Languages learningI've been in Spanish and French classes lately too, seeing how the teachers incorporate digital technologies to help students deepen their language learning. One teacher is hugely experienced, and the other has been teaching for less than five years. Both however, are finding ways to use readily available tools to enhance learning, and push their own boundaries. I'd like to share a bit of that with you, by focusing on one part of one Spanish lesson.
The teacher of Spanish has been using four digital tools in particular : Google Classroom, GoogleDocs, Story Bird and Padlet. The day I observed her however, she was mainly using Google Docs.
The class had recently been introduced to the preterite (one off actions in the past) and imperfect past tense. Her aim was to get students to use these to tell a past tense story, in groups. To do so, she created a template document sent to each group of 3. This template included images for a comic strip construction. In other words, the page was set up as two-column, six-row table, with an image in three of the six lefthand blocks, so that the story could unfold on the right. Chromebooks were available for each student to accomplish this as part of their group.
The task therefore required students to wok out together what part of the story they were to focus on, after having worked out a basic story line that would sensibly carry over into each block. Students were also advised to use the resources in the room as well as online, to address vocabulary and image needs. This is what they were using:
So this photograph shows how the document looked. The images were intended to provoke some thinking among each group member and provide scope for each person to contribute to the task. Once students got going and worked out their plan, the rest of the lesson consisted of some concentrated thinking and support.
Adaptive help-seekingAn intriguing aspect of this class was the level of adaptive help-seeking. There were two really clear examples of this, where students relied on each other.
The first occurred right near the start of the lesson, when the Chromebooks were issued. When opening the device to log on, one student exclaimed, "It's in Korean!"The teacher's first response was to say 'grab another one then' but the student and his buddy decided against it, deciding instead to problem solve themselves. They solved the language problem by the girl opening the preferences tab on her device, and, because it was in English, using the cues to help her partner find the parts to change the default language. This was really creative problem-solving and demonstrates how well students can co-operate to change things.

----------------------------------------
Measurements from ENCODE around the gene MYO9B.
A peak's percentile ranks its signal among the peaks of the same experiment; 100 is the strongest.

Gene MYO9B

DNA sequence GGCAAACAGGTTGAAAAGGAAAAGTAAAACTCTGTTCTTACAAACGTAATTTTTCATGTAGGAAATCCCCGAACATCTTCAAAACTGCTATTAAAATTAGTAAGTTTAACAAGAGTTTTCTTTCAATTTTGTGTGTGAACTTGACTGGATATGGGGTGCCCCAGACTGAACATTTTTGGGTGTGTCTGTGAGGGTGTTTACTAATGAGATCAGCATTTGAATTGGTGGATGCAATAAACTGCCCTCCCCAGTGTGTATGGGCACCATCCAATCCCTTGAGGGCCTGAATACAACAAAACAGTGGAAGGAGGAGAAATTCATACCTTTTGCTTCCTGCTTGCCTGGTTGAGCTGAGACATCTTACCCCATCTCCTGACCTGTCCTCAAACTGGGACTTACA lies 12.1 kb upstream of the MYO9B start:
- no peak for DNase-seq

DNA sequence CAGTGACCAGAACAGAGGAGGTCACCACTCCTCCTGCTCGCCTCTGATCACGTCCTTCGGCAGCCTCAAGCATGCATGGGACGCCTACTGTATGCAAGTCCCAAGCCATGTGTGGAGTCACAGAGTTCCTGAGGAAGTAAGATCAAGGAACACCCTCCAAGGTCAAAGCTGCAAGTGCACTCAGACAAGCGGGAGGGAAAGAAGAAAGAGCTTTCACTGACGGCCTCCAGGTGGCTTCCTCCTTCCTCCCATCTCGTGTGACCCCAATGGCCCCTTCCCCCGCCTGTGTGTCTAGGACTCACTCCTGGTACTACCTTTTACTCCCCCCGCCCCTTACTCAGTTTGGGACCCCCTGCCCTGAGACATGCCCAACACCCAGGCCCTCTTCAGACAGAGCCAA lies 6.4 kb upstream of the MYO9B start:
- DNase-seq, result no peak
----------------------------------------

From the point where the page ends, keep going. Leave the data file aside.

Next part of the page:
The second example is when some students complained that they were having trouble adding the appropriate macrons or tildes or accents to words. Another overheard and demonstrated how to use the Special Character function in Docs to solve this problem. This was then viewed by the teacher who, by sharing the strategy, made it easy for everyone to properly accent the words as needed. The image below demonstrates:
This photo shows that by drawing the letter and the macron by hand using the touchpad, the program recognises the letter and makes one available to insert in the word as required.
A third very interesting point about this class is that few had experienced collaborating on GDocs before. so there was learning about the program, online collaborating, and specific ways of solving problems while completing a shared task.
Not bad for one lesson! Have you struck some similar problem-solving skills?